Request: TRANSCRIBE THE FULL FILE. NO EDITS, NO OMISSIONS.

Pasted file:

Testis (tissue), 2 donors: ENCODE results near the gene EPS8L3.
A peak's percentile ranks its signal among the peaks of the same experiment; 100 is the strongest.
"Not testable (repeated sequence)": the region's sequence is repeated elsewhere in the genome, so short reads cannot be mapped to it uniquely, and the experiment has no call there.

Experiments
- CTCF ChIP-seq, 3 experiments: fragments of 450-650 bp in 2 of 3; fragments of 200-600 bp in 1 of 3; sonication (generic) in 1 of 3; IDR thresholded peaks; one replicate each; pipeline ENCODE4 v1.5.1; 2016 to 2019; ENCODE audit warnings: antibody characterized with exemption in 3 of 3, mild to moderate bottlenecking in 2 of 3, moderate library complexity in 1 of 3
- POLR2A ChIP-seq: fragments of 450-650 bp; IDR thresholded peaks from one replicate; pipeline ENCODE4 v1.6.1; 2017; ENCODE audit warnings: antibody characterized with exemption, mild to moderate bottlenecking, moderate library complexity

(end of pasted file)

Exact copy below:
Testis (tissue), 2 donors: ENCODE results near the gene EPS8L3.
A peak's percentile ranks its signal among the peaks of the same experiment; 100 is the strongest.
"Not testable (repeated sequence)": the region's sequence is repeated elsewhere in the genome, so short reads cannot be mapped to it uniquely, and the experiment has no call there.

Experiments
- CTCF ChIP-seq, 3 experiments: fragments of 450-650 bp in 2 of 3; fragments of 200-600 bp in 1 of 3; sonication (generic) in 1 of 3; IDR thresholded peaks; one replicate each; pipeline ENCODE4 v1.5.1; 2016 to 2019; ENCODE audit warnings: antibody characterized with exemption in 3 of 3, mild to moderate bottlenecking in 2 of 3, moderate library complexity in 1 of 3
- POLR2A ChIP-seq: fragments of 450-650 bp; IDR thresholded peaks from one replicate; pipeline ENCODE4 v1.6.1; 2017; ENCODE audit warnings: antibody characterized with exemption, mild to moderate bottlenecking, moderate library complexity